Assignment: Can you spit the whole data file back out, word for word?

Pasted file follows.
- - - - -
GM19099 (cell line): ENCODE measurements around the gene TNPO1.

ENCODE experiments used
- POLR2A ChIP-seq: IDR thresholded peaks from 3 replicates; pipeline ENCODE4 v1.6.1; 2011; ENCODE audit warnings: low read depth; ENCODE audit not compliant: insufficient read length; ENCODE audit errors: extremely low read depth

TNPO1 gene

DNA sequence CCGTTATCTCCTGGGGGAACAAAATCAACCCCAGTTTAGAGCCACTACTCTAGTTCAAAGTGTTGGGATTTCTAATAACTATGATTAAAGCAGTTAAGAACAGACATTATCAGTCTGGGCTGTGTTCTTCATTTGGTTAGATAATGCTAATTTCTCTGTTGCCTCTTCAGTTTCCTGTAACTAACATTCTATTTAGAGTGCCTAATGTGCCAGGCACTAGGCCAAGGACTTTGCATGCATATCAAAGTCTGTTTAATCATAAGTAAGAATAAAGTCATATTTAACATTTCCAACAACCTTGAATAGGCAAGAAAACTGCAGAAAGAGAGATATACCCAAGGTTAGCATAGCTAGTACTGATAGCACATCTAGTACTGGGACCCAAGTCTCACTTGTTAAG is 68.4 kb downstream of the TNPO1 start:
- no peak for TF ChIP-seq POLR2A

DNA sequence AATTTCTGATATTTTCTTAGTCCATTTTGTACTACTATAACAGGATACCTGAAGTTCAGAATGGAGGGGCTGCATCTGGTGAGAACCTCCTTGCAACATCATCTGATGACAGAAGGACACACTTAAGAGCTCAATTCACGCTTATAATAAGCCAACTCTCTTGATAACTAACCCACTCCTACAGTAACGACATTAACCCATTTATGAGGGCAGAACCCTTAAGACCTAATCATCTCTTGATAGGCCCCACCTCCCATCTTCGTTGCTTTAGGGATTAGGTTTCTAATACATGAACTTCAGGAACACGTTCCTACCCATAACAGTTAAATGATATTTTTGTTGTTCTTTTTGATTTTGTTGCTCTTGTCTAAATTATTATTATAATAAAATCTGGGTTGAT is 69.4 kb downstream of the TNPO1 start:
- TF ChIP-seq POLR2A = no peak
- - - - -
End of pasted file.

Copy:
GM19099 (cell line): ENCODE measurements around the gene TNPO1.

ENCODE experiments used
- POLR2A ChIP-seq: IDR thresholded peaks from 3 replicates; pipeline ENCODE4 v1.6.1; 2011; ENCODE audit warnings: low read depth; ENCODE audit not compliant: insufficient read length; ENCODE audit errors: extremely low read depth

TNPO1 gene

DNA sequence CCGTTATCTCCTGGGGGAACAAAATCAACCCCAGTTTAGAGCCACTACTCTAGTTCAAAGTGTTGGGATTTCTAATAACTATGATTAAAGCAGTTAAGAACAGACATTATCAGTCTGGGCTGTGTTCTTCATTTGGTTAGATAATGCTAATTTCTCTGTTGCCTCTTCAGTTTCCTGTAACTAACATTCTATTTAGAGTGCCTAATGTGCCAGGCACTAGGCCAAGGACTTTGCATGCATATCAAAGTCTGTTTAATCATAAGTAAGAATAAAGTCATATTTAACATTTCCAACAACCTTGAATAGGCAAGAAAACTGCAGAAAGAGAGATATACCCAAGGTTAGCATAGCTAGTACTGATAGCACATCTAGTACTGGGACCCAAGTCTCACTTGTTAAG is 68.4 kb downstream of the TNPO1 start:
- no peak for TF ChIP-seq POLR2A

DNA sequence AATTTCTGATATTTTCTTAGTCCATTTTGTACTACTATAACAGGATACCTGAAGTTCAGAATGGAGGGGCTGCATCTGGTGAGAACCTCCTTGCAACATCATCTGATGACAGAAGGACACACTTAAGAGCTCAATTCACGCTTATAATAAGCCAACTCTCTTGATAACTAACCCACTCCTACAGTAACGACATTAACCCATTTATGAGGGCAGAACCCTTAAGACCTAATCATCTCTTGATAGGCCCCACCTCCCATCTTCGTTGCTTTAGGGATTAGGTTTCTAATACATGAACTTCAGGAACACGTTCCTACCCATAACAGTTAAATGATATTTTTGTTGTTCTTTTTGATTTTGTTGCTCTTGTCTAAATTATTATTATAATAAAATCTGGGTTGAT is 69.4 kb downstream of the TNPO1 start:
- TF ChIP-seq POLR2A = no peak